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Review Round-Up: “The Command” and “Nightmare Cinema”

As the weekend hits, it’s time to bring back the review round-up in order to cover a few more titles arriving in theaters. Today, we’ll be briefly discussing two particular genre efforts, each of them quite different from the other. The movies in question are the true life drama The Command (formerly known as Kursk on the festival circuit) as well as the anthology horror tale Nightmare Cinema. Both of these flicks offers up something different and may or may not be worth your time. That question is something I’ll attempt to answer right now, so let us dive in!

The Command

It’s impossible not to currently think about HBO’s miniseries Chernobyl while watching The Command. A high profile Russian tragedy that could have, if not been prevented, then reduced with less bureaucracy and corruption? Yeah, there are parallels. However, while the cable prestige program has drawn raves, this once high profile drama has been met with shrugs since its film festival bow last year. Did critics at Toronto and other such fests miss the boat, no pun intended? Yes, a little bit. While not an Oscar vehicle, it’s a compelling picture that hints at the greatness it otherwise could have contained. This is still a quality flick, even if it’s also a missed opportunity.

The film is a look at a tremendous recent naval tragedy for Russia. Set in 2000, this is the story of the K-141 Kursk submarine disaster, from how it happened to the massive negligence from the Russian government that followed. At first, we meet sailors like Mikhail Averin (Matthias Schoenaerts), as well as his wife Tanya Averina (Léa Seydoux). Then, there’s higher ups like Vladimir Petrenko (Max von Sydow) and Admiral Vyacheslav Grudzinsky (Peter Simonischek). Once we’ve met the crew, we’re out on the water with them as they participate in some naval exercises. When an explosion rocks the Kursk, the submarine sinks, killing many on board. As the surviving sailors engage in a fight for survival, their families, led by Tanya, initially wait, but then begin fighting the political machine in order to save them. At the same time, foreign aid, including a British rescue effort led by Commodore David Russell (Colin Firth) is waiting for the okay from Russian leadership to help out. The waiting game continues, as lives hang in the balance. Thomas Vinterberg directs a screenplay by Robert Rodat, with supporting players including August Diehl, Bjarne Henriksen, Magnus Millang, and more. Anthony Dod Mantle handles the cinematography, while the score is by Alexandre Desplat.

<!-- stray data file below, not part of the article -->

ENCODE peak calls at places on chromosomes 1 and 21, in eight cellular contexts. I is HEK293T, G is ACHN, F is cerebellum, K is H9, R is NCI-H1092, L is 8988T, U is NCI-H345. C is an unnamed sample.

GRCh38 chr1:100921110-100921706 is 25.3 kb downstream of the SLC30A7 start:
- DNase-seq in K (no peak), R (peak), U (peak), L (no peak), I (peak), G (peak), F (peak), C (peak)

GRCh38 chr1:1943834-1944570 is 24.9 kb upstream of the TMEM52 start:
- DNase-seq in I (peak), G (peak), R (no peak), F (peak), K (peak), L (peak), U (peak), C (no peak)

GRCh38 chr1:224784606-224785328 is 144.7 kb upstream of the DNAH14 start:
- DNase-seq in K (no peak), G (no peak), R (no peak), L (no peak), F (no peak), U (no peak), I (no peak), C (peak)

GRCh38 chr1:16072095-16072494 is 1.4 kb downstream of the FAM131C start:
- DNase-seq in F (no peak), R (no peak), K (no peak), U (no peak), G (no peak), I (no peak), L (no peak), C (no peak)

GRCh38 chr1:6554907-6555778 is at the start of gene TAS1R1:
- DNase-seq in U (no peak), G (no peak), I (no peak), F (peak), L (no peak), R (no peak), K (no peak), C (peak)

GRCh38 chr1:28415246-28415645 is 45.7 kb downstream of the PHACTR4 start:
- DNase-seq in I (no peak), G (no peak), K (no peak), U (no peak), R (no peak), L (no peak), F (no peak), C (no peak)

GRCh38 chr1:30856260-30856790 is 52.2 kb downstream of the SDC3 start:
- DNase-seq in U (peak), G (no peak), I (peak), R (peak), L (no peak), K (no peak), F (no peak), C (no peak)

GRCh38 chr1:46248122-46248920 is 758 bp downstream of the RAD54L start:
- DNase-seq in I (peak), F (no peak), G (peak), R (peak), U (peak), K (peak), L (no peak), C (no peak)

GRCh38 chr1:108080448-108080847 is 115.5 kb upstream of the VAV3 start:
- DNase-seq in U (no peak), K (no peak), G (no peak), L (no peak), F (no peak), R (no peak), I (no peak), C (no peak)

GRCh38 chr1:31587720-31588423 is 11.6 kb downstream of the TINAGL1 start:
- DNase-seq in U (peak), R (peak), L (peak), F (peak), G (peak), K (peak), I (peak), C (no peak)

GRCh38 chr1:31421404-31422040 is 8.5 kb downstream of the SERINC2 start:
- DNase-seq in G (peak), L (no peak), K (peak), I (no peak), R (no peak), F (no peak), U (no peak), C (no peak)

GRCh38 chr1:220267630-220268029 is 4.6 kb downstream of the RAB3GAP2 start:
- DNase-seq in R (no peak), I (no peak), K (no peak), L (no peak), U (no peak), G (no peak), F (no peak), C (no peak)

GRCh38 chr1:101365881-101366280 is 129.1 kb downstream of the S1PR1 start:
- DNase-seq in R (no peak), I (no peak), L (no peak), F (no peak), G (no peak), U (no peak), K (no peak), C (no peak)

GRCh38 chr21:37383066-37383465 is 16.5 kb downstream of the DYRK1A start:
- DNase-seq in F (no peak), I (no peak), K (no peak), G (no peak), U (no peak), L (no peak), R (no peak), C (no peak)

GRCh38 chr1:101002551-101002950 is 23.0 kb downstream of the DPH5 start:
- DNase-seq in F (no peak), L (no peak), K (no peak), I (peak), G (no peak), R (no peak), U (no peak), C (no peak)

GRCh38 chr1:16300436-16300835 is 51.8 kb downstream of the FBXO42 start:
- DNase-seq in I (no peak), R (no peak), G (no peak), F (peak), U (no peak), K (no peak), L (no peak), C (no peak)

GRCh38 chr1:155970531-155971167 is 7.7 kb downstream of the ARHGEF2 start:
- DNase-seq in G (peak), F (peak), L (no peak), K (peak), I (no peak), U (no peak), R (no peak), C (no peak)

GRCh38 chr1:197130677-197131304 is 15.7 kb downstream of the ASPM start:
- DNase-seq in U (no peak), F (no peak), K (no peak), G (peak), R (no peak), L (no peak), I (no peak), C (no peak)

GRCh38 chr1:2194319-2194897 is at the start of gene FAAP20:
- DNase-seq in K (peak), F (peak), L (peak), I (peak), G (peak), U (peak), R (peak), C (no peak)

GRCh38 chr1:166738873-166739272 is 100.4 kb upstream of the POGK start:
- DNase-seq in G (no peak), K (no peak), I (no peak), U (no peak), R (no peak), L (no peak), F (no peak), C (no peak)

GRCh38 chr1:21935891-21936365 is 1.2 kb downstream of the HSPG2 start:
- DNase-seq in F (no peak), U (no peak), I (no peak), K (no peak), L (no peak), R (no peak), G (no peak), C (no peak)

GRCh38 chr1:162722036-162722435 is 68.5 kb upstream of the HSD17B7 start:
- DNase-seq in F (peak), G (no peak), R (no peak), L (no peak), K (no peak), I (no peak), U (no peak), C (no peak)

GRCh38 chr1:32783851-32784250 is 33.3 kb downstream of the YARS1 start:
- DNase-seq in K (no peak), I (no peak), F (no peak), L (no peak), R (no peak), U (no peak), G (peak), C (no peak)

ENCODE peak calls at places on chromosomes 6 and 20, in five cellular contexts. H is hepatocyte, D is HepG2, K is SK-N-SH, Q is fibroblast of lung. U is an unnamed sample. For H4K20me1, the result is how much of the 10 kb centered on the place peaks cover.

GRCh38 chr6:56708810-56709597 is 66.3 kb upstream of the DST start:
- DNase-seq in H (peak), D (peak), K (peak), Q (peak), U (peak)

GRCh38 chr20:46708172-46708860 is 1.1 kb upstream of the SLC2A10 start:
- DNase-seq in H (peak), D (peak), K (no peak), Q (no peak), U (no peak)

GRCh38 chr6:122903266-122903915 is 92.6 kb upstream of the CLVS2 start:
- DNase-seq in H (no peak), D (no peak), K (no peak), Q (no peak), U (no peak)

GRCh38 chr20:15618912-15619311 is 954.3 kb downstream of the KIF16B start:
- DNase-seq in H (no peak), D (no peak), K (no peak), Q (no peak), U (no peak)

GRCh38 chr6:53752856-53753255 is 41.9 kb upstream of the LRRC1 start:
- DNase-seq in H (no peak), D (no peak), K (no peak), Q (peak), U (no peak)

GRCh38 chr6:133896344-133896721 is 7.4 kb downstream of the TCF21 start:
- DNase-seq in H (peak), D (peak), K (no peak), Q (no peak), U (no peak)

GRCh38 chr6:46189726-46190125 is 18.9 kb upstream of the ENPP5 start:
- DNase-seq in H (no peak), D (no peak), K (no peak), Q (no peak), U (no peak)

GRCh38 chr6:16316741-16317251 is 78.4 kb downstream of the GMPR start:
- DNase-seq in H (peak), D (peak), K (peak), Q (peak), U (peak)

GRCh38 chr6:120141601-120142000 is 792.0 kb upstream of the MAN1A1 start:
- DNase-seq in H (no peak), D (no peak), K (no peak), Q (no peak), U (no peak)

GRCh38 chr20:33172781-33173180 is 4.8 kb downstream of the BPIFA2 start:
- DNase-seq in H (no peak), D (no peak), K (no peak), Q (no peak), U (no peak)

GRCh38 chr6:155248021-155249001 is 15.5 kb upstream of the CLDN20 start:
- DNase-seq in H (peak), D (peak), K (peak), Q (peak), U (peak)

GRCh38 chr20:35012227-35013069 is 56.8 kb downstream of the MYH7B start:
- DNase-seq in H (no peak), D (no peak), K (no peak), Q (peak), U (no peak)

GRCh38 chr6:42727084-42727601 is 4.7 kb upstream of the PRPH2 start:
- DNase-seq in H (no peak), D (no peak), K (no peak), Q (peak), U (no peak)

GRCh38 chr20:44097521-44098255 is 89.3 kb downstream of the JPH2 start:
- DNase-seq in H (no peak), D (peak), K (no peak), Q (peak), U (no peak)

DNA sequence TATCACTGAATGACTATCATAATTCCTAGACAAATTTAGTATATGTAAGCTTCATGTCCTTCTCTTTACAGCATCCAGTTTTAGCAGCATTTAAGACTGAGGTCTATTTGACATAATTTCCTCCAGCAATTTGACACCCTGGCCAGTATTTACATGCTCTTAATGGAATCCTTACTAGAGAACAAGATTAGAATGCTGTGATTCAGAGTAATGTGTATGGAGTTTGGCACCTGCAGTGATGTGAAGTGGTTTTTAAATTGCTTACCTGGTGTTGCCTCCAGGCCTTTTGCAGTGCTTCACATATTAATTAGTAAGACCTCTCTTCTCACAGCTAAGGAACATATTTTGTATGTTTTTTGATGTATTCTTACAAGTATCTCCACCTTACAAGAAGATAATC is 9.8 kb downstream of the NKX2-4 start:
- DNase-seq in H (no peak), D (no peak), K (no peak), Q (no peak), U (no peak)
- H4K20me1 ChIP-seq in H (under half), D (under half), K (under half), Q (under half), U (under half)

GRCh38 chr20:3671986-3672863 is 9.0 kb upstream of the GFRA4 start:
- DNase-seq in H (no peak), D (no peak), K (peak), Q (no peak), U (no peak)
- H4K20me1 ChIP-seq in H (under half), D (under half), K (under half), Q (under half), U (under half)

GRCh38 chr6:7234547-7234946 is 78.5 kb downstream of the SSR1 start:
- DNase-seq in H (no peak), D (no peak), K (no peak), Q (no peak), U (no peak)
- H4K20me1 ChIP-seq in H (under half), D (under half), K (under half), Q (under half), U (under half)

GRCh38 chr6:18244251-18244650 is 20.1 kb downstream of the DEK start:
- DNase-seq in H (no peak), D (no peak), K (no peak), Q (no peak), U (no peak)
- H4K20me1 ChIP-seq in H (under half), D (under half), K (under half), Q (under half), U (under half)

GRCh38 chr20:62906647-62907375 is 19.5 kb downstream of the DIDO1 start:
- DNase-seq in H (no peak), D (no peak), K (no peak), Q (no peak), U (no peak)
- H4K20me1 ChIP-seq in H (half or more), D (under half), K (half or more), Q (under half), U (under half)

What saves this movie is the intrigue of the story. The Command features a bizarre mix of accents, to the point where you sometimes can’t tell who someone is supposed to be, as well as an odd aversion to the politics of the situation. However, the crew of the submarine and their potential survival, as well as the frustration of the British Naval officer, that comes through in spades. Additionally, there’s a tremendous sequence where Schoenaerts and another man have to hold their breath while looking for an important item underwater. If the rest of the flick had contained that immediacy and tension, this would have been something special.

There’s an awards worthy premise somewhere within The Command. We sadly didn’t get that, though the combination of director Thomas Vinterberg, scribe Robert Rodat, and a cast led by Matthias Schoenaerts, Léa Seydoux, and Colin Firth, not to mention DP Anthony Dod Mantle and composer Alexandre Desplat on hand, was never going to be a disaster. This movie simply takes a lot of shortcuts, presenting a far too simple version of a compelling story. The simplicity makes it impossible to be passionate about, though the execution of the flawed material is good enough to warrant a slight recommendation. This film is not nearly as good as it could have been, though it’s arguably better than the festival season suggested it was.